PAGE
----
Austrian perspectives on EU enlargement and the European Neighbourhood Policy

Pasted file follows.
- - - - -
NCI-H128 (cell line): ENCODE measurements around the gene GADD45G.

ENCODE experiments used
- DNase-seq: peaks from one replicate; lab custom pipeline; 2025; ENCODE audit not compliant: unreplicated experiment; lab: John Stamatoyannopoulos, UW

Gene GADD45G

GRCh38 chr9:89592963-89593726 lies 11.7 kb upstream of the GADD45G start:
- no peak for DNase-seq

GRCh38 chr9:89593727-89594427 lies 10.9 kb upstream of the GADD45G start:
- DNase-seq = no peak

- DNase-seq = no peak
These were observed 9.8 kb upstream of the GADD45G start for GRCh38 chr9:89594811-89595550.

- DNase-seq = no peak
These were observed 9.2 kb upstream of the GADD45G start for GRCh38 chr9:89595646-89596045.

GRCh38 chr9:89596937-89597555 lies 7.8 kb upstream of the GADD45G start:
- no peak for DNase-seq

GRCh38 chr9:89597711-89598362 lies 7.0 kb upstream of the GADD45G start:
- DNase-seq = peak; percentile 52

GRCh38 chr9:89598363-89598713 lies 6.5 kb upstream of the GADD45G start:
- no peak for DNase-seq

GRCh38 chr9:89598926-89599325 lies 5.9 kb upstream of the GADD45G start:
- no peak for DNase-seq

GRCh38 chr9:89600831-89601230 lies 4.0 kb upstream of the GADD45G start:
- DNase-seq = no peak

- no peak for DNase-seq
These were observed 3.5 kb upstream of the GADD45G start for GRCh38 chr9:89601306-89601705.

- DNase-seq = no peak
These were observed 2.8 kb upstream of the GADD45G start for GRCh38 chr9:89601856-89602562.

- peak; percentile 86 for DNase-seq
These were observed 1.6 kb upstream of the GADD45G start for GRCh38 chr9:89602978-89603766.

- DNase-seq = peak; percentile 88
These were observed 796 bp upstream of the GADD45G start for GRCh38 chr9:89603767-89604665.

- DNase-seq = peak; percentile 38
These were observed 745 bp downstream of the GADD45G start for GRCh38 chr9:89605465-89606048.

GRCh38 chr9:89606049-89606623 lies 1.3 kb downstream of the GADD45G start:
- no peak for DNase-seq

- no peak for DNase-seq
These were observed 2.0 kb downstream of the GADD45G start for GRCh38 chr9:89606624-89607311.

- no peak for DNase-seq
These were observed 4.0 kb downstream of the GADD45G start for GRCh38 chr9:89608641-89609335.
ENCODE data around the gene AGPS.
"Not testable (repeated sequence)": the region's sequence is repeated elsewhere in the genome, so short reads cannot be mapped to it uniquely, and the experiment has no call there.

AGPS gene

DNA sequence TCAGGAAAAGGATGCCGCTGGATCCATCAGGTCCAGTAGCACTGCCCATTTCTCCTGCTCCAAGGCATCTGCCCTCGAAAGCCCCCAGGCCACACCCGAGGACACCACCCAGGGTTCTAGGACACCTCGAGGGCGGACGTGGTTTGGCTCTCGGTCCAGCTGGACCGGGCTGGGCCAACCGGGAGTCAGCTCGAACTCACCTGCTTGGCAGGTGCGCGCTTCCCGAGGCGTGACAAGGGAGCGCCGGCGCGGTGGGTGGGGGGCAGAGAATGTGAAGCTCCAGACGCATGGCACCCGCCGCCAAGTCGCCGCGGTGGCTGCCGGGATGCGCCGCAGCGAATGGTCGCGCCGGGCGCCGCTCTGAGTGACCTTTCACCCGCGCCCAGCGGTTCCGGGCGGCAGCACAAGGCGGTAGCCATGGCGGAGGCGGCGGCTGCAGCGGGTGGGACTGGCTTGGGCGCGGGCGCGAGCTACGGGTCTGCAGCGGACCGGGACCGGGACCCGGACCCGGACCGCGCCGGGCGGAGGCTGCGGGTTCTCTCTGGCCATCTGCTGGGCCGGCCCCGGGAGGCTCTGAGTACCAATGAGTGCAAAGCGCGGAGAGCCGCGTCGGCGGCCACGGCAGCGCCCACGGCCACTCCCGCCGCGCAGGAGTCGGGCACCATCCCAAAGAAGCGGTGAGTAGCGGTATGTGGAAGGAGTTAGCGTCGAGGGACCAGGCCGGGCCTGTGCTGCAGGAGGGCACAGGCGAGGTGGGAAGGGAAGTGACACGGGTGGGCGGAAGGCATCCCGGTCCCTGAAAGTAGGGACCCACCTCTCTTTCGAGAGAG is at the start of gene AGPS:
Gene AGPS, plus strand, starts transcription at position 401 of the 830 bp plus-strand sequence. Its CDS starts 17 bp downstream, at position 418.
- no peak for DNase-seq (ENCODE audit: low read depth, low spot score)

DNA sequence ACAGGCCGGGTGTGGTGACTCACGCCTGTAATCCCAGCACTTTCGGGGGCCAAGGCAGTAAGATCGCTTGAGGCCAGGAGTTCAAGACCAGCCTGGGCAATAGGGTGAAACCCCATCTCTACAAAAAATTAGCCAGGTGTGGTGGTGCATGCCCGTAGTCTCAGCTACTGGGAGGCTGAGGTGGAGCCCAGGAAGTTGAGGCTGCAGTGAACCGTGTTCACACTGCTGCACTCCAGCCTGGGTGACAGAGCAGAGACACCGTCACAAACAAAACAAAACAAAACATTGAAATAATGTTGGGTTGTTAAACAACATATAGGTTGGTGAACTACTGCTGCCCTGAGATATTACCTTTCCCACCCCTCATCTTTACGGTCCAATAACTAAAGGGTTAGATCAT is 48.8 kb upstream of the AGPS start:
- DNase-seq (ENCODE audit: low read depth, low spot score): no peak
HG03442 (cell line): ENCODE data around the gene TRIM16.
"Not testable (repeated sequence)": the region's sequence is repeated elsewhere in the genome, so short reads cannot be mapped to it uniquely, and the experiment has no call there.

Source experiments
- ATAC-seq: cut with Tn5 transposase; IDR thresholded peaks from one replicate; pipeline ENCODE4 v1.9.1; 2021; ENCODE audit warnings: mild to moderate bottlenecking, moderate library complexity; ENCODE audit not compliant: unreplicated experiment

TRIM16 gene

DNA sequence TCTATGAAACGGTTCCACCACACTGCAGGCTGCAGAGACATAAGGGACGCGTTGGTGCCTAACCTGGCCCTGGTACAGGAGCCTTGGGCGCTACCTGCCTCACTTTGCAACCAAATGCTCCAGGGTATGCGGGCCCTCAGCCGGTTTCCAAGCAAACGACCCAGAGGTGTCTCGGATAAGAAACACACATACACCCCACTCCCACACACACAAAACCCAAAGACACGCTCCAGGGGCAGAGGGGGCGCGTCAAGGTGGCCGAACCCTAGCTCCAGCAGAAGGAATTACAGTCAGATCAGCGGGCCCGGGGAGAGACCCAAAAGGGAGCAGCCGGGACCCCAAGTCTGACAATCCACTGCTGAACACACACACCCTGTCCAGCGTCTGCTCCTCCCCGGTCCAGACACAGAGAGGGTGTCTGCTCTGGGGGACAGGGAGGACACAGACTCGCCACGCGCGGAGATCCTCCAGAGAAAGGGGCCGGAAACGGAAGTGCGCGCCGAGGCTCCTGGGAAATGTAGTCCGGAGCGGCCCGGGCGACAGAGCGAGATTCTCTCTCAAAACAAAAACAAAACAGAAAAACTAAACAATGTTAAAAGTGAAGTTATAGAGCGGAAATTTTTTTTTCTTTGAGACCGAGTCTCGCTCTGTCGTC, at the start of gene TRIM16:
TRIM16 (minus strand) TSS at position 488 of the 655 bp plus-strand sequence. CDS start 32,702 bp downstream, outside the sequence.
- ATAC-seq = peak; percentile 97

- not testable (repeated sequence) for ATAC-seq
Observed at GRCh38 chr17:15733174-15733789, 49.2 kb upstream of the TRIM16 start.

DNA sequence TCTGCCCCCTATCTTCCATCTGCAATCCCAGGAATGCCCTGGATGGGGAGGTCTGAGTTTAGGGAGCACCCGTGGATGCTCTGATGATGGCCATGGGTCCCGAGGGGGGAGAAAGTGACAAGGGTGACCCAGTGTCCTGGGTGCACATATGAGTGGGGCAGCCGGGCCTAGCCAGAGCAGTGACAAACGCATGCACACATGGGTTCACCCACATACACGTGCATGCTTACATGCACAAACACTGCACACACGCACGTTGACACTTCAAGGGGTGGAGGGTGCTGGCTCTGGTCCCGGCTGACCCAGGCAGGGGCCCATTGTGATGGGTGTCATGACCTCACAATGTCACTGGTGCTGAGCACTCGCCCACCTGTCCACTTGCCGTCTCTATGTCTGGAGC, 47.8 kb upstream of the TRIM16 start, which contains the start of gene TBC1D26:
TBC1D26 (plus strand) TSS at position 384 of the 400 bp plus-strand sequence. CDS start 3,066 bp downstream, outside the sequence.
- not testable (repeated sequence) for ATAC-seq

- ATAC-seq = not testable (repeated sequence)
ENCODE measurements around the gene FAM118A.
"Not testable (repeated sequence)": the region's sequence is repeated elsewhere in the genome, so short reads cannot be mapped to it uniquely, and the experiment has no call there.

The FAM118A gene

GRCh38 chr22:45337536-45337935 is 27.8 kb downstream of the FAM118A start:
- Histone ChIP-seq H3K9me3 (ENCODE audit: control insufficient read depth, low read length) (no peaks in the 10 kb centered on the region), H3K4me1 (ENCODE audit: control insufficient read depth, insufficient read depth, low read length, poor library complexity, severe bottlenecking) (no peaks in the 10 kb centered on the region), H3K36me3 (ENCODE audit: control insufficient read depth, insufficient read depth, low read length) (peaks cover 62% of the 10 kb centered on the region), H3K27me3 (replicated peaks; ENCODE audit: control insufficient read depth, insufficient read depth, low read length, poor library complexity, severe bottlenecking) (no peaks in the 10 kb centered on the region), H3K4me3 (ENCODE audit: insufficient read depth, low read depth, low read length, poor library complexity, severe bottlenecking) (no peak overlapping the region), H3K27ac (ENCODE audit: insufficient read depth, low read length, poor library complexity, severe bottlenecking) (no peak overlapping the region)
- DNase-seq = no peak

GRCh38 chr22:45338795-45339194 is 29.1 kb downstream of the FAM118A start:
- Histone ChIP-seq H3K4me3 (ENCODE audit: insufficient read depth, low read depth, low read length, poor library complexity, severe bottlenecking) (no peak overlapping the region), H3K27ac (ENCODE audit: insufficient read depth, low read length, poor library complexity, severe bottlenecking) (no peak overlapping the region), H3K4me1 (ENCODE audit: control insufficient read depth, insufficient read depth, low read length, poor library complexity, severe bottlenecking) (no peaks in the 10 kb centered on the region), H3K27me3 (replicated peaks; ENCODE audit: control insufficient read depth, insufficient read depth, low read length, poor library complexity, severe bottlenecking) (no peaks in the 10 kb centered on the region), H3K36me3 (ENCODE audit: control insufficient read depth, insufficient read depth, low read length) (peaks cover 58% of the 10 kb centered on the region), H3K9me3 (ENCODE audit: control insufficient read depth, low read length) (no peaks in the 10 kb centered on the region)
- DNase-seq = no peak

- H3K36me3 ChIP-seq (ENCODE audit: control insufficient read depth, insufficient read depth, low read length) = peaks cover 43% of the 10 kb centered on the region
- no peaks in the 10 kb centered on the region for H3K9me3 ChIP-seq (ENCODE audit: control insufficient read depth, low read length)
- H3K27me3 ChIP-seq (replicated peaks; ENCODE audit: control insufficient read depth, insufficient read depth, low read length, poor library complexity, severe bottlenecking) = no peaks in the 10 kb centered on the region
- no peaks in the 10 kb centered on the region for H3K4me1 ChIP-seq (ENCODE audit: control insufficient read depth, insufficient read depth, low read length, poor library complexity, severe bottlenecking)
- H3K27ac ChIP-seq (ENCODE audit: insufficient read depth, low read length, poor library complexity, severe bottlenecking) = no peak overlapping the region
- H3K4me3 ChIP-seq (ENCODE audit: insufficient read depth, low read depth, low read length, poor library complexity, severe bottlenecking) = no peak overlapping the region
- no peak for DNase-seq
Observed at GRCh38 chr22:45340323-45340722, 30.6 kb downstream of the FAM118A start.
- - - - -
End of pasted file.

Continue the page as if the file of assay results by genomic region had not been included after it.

Giv­en the changes brought about by the enter­ing into force of the Lis­bon Treaty and the reper­cus­sions of the Greek finan­cial cri­sis, nei­ther the enlarge­ment issue nor the Euro­pean Neigh­bour­hood Pol­i­cy were paid much atten­tion to in the report­ing peri­od. Nev­er­the­less, from an Aus­tri­an point of view, the can­di­dates most like­ly to join the EU in the next enlarge­ment round are Croa­t­ia and Ice­land. Croatia’s admis­sion is strong­ly sup­port­ed by the Aus­tri­an gov­ern­ment. For­eign Min­is­ter Spin­de­leg­ger assert­ed that the wait­ing-room pol­i­cy vis-à-vis the West­ern Balkan coun­tries had to be end­ed.11ORF.at: EU muss “auf Schiene bleiben”, 14 May 2010 (last access: 19 May 2010). Even though cer­tain coun­tries could not recog­nise any ben­e­fits in West­ern Balkan coun­tries join­ing the EU, the Union should stick to its plans irre­spec­tive of the cur­rent prob­lems, the For­eign Min­is­ter added. He also empha­sised the impor­tance of coun­tries like Ser­bia, Bosnia-Herze­gov­ina and Croa­t­ia for Aus­tri­an invest­ment and trade. Except for the lat­ter, how­ev­er, the inclu­sion of the West­ern Balkan coun­tries was expect­ed to be com­plet­ed by 2020, Spin­de­leg­ger argued.22Der Stan­dard, 21 Jan­u­ary 2010. Spin­de­leg­ger also stat­ed that Aus­tria would assist these coun­tries in the process of EU approx­i­ma­tion. Since Croa­t­ia reached an agree­ment with Slove­nia to refer the bor­der dis­pute to an inter­na­tion­al court and the Com­mis­sion offered the view that acces­sion talks could be finalised in 2011, the coun­try is antic­i­pat­ed to join the Union by 2012.33Der Stan­dard, 14 Octo­ber 2009; Der Stan­dard, 8 Novem­ber 2009. From the point of view of Andreas Mölz­er, a Mem­ber of Euro­pean Par­lia­ment from the Aus­tri­an Free­dom Par­ty (FPÖ) – a par­ty which usu­al­ly has strong reser­va­tions about EU enlarge­ment – nei­ther the bor­der prob­lems with Slove­nia, nor any lack of coop­er­a­tion with the tri­bunal in The Hague should be allowed to fur­ther delay Croatia’s admis­sion to the Union.44Frei­heitlich­er Par­la­mentsklub: Mölz­er: EU-Beitrittsver­hand­lun­gen mit Kroa­t­ien so rasch wie möglich abschließen!, 5 May 2010 (last access: 19 May 2010). Croatia’s inclu­sion is also strong­ly sup­port­ed by the Aus­tri­an Fed­er­al Eco­nom­ic Cham­ber (WKO). Croatia’s quick inclu­sion in the Union would be good for both Aus­tria and Croa­t­ia, the Pres­i­dent of the Cham­ber, Christoph Leitl, claimed.55WKO: EU Panora­ma, 16 Octo­ber 2009 (last access: 22 May 2010). With regard to Ice­land, giv­en pos­i­tive sig­nals from Brus­sels, it is expect­ed to join in 2013.66Der Stan­dard, 24 Feb­ru­ary 2010. The country’s acces­sion process does not attract much atten­tion and is almost tak­en for grant­ed. Even for the afore­men­tioned FPÖ, Iceland’s acces­sion does not con­sti­tute any obvi­ous prob­lems. There­fore, in the view of Mölz­er, Iceland’s acces­sion could pro­ceed quick­ly as the coun­try is Euro­pean and meets EU stan­dards.77Frei­heitlich­er Par­la­mentsklub: Mölz­er: EU-Beitrittskan­di­dat­en dür­fen nicht alle in einen Topf gewor­fen wer­den!, 23 Novem­ber 2009 (last access: 18 May 2010). Except for some prob­lems relat­ed to the issue of fish­eries, there are no stum­bling blocks, Mölz­er argued. How­ev­er, accord­ing to a report by the dai­ly Der Stan­dard, Ice­land is con­front­ed with finan­cial claims by the Unit­ed King­dom and the Nether­lands as both had to com­pen­sate investors who lost their mon­ey when the bank­ing sys­tem in Ice­land crashed. There­fore, Iceland’s response to these claims is expect­ed to affect its mem­ber­ship prospects.